S36: Recovery From The Status Quo – the transformative challenge for mental health services.

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By September 5, 2019 No Comments

Authors: Rob Warriner

Year: 2019

Event: 2019 TheMHS Conference

Subject: Recovery From The Status Quo - the transformative challenge for mental health services.

Type of resource: Conference Presentations and Papers



Rob Warriner has worked in the community-based NGOs (non-government organisations) since 1993. Since 2003 he has been employed as the Chief Executive of WALSH Trust in Auckland, New Zealand.

Rob is a Board member of Platform (Platform is the national association of non-government mental health and addiction services).

In 2019, a the NZ Government initiated a Ministerial Inquiry into Mental Health and Addictions; they heard from many about a broken system. My own organisation echoed the sentiments in suggesting that the mental health system is flattered by use of the word “system”. In truth it represents more, a disaggregated, complex body of well-intentioned, discrete interests and priorities. We described a “system” that is convoluted and expensive; a system that, not uncommonly, is experienced as deeply dissatisfying at best, inaccessible and irrelevant at worst.

The Inquiry’s conclusions recognised the need for a transformation in how we conceive, think about, define, and respond to mental distress in our communities. “New Zealand’s mental health and addiction problems cannot be fixed by government alone, nor by the health system.” “We can’t medicate or treat our way out of the epidemic of mental distress and addiction...”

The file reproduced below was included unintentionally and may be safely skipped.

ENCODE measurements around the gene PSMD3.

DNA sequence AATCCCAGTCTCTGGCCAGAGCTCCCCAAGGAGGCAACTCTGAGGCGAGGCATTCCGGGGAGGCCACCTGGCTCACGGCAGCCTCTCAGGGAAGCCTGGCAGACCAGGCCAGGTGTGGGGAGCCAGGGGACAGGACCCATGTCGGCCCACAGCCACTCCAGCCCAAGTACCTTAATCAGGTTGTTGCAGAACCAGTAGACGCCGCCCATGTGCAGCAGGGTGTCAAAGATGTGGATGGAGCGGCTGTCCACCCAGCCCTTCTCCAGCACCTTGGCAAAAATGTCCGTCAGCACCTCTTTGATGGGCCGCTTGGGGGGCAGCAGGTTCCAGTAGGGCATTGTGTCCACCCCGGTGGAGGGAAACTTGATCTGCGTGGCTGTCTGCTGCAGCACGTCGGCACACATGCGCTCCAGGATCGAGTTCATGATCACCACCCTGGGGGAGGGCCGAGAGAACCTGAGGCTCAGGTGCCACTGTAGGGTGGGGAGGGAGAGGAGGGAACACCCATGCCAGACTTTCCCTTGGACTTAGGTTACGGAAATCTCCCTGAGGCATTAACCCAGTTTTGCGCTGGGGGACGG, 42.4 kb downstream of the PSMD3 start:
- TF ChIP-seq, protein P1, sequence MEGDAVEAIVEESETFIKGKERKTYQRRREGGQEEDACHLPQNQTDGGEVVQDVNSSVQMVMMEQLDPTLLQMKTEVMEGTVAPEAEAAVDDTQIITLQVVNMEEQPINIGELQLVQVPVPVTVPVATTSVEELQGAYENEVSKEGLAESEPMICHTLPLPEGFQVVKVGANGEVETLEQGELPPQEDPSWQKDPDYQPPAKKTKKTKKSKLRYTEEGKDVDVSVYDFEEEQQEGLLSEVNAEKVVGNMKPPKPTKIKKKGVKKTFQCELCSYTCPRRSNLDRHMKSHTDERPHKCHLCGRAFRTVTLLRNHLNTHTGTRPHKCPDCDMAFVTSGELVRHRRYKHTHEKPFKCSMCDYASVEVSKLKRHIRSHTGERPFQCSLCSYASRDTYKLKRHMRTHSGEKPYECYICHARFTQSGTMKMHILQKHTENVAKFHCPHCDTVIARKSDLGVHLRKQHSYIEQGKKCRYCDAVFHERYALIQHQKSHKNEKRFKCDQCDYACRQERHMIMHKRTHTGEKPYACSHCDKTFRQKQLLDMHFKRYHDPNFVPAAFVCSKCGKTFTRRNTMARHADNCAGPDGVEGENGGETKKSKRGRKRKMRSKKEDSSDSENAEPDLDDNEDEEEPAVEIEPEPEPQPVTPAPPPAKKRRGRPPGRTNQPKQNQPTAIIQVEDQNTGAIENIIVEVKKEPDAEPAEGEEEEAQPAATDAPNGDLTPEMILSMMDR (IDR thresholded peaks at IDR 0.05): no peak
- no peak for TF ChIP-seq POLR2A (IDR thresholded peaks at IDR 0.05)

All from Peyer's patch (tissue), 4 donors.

This paper argues an assumption that recovery-focused, peer-led, trauma-informed service responses that are based upon social determinants of health and well-being, delivered in partnership with engaged communities, have the greatest potential to make a positive difference to people struggling to live their lives. Achieving this potential is contingent upon the transformation spoken of in the Inquiry report.

Learning Objectives

Learning Objective 1: People will take away an insight of both the challenges and opportunities that the New Zealand Ministerial Inquiry into Mental Health and Addictions has revealed.

Learning Objective 2: People will be asked to reflect on the challenges of shifting from an old system (designed to meet last Century’s needs and priorities) to a new system that is responsive to rapid changes in communities, how people engage and relate, people’s lives, and their expectations.


NZ Ministry of Health, (2018). Te Ara Oranga: Report of The Government Inquiry inot Mental Health and Addiction. https://mentalhealth.inquiry.govt.nz/

DBHIDS, Philadelphia, (2006). The Practice Guidelines for Resilience and Recovery Oriented Treatment. https://dbhids.org/practice-guidelines

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